Increased cooperation with foreign trading partners and economic growth recovery in Asia, Latin America and Europe create bountiful opportunities in world markets. The lifting of trade impediments underscores the need to consider export potential and international competition as an integral part of today's strategic business planning in the 21st Century.
In dollar terms, California is the largest exporting state in the United States, followed by Texas, New York and Michigan. Its top export markets are Japan, Mexico and Canada, with Taiwan a distant forth. Currently, the United States is the largest trading country in the world, but Europe and Asia are only a few years behind and gaining momentum. Technology, communication and the free-flow of capital globally are creating an increasingly borderless world market.
Today's hot items in international commerce are high-tech products, including computer, internet, genetic and military technology, products representing American culture and brand-name recognition (i.e.: Levi's and Disney), pharmaceuticals and medical products to name a few. In almost any area where American ingenuity excels, a receptive market awaits overseas.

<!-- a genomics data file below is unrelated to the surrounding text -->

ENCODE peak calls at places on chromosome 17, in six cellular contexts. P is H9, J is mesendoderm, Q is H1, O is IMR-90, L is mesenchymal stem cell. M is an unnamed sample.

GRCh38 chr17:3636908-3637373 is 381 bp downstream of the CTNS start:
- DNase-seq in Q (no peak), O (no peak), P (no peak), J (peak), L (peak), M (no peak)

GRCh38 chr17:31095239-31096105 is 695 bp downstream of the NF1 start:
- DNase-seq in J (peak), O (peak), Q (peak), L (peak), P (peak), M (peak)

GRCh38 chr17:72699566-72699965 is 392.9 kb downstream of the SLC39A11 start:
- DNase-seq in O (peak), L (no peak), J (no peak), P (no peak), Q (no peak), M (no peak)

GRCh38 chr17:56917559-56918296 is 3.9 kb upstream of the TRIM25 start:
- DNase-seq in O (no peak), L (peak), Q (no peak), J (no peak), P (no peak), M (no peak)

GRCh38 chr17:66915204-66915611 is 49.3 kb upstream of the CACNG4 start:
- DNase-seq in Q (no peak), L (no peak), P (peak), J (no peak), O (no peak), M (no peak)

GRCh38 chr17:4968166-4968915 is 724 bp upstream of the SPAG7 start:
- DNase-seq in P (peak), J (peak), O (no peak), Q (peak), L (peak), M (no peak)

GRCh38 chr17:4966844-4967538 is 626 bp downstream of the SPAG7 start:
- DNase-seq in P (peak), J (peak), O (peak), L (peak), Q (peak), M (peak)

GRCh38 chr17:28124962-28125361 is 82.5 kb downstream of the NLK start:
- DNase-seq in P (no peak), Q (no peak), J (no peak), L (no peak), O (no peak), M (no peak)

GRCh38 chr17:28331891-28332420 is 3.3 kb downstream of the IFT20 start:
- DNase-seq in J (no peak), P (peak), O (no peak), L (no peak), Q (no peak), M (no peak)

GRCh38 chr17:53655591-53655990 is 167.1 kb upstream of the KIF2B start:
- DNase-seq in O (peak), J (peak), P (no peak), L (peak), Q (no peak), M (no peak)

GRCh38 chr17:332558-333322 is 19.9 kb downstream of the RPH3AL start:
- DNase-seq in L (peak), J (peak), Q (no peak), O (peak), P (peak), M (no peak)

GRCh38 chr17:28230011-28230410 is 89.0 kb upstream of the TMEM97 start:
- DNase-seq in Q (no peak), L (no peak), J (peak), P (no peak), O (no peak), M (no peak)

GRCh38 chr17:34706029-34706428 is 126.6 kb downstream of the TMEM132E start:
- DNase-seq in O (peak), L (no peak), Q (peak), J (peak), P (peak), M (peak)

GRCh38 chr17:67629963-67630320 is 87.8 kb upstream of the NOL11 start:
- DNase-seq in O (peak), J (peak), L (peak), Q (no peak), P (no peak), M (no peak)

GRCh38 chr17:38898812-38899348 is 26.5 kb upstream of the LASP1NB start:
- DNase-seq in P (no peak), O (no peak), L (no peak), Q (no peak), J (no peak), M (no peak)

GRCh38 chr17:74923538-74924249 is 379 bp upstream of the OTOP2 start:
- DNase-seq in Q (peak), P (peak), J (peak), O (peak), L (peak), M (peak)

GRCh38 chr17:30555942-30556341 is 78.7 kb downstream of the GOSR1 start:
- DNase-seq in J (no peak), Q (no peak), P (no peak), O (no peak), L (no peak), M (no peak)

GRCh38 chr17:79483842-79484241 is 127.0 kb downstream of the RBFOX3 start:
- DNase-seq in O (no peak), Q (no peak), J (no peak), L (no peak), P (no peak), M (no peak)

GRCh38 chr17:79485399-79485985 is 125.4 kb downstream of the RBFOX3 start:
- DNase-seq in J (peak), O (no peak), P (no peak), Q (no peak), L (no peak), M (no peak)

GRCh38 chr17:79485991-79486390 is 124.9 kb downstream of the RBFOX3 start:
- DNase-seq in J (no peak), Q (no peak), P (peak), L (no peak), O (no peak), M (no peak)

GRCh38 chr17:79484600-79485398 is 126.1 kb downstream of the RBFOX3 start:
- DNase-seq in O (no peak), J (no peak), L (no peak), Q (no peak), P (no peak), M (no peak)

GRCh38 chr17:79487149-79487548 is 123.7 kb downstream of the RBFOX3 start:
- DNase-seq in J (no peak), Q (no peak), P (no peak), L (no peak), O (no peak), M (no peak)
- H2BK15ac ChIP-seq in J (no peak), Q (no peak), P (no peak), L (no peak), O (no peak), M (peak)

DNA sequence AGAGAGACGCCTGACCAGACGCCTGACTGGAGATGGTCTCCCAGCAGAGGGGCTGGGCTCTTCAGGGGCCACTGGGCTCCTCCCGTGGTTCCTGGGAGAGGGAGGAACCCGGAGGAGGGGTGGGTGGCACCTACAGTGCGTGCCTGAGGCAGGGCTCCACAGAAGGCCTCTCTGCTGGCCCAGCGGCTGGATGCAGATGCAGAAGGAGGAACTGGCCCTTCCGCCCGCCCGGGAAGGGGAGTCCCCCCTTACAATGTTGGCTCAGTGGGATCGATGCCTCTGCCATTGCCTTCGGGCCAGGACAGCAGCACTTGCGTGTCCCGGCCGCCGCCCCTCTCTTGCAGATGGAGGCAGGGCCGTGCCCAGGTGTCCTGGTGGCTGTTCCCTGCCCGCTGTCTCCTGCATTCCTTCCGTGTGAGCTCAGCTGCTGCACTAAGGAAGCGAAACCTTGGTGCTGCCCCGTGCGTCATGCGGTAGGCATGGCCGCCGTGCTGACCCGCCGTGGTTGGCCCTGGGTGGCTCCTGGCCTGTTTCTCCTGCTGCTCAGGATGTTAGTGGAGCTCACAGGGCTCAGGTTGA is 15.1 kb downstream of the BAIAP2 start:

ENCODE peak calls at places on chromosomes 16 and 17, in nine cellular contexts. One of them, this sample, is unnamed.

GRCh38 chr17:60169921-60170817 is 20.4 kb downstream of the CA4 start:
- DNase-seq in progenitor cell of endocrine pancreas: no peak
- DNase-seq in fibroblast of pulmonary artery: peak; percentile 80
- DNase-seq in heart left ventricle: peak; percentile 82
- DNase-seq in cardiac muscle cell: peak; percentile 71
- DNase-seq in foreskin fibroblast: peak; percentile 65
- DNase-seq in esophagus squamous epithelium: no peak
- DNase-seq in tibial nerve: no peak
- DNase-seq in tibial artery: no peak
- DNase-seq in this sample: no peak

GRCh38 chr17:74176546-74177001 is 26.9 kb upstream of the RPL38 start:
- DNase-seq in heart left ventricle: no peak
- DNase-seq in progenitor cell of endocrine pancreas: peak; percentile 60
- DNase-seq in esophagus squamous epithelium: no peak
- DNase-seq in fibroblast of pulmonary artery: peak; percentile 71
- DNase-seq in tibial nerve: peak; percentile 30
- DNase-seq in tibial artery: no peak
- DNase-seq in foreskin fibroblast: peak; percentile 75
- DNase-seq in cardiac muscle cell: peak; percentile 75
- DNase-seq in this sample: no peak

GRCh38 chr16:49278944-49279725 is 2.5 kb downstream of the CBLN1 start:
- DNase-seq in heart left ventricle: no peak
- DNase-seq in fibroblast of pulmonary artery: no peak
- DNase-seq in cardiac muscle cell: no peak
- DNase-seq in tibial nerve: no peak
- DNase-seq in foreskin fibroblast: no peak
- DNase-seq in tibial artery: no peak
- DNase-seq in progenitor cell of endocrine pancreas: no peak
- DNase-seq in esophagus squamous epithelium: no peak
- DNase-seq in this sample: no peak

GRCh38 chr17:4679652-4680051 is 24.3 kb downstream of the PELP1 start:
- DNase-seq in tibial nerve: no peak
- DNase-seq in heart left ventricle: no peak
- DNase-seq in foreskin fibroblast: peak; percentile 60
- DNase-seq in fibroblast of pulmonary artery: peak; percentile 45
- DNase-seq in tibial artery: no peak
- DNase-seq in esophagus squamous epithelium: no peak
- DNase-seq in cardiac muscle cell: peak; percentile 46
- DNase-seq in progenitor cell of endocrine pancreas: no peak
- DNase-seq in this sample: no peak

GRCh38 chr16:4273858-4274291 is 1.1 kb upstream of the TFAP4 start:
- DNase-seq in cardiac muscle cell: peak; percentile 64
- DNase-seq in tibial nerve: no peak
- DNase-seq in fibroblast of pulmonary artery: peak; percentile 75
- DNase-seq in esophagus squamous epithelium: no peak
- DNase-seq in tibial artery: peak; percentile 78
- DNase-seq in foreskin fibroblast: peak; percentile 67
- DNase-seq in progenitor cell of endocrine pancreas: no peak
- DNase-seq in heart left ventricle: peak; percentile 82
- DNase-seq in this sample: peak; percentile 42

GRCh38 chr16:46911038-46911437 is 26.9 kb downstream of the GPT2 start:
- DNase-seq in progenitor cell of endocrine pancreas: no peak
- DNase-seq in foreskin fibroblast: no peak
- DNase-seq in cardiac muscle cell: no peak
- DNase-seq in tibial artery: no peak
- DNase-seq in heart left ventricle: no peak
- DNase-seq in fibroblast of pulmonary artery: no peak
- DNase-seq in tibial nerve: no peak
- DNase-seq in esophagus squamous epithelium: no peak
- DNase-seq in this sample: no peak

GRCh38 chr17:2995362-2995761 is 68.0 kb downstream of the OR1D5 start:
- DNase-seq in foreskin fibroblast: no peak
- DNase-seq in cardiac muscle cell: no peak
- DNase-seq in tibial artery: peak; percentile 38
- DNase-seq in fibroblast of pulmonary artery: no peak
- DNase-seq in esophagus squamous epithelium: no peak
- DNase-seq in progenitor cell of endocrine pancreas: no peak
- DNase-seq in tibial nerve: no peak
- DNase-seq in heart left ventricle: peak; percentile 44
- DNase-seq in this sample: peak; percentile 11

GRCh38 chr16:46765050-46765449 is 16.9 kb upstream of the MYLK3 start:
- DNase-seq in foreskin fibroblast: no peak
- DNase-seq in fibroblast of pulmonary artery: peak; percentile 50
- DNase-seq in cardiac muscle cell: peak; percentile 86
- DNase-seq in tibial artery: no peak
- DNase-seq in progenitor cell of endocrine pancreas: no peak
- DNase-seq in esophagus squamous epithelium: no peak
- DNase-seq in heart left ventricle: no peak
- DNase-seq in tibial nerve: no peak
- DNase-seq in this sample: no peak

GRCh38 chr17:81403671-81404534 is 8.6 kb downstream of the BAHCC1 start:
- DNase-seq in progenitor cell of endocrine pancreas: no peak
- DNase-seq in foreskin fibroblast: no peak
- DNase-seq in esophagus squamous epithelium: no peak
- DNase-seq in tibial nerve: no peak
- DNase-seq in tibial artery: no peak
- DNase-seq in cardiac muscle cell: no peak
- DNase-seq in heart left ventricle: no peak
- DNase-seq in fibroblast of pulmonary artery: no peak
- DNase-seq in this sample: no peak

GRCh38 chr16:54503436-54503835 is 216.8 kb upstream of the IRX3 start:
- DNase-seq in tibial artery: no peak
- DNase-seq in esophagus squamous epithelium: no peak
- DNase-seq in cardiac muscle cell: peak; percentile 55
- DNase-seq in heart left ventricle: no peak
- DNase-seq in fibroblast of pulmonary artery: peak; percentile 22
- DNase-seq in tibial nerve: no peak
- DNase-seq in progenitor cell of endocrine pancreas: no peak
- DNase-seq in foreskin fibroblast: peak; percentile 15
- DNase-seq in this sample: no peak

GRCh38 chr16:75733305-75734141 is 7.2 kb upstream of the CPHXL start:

Many national U.S. corporations have successfully launched bold ventures into overseas markets. Those who cling to a traditional "Ameri-centric" mindset risk missing international opportunities and stand a good chance of being blindsided at home by foreign competitors. However, U.S. companies that are embarking on global marketing arena can make some grand mistakes as well. The most important lesson learned by international trade pioneers is to test the water before diving in.
Success in marketing overseas lies in the details. Extensive research, planning and preparation are needed to custom tailor the company's sales approach to a foreign country's standards and business practices. Critical variables include: country specific governmental regulations, environmental, legal or tariff requirements, industry structure and standards, competitive climate and especially significant, the local customs. Sub-economies within a country as well as geographical constraints must also be considered. (When next-day delivery is an absolutely necessity, a county or region where expedited mail arrives eight days later is obviously not the right market.) Because the economic and political climate is more volatile overseas, national and regional stability, including currency exchange, requires careful scrutiny and constant monitoring.
Another expressly atypical American requisite for conducting business internationally is patience - long-term patience. Many American corporations are run by their stock prices; shareholders expect a certain level of return for their investment. A three to five-year perspective for market development overseas is a prerequisite for financial success. American firms that withdraw from a foreign market will find far higher future barriers to re-entry.
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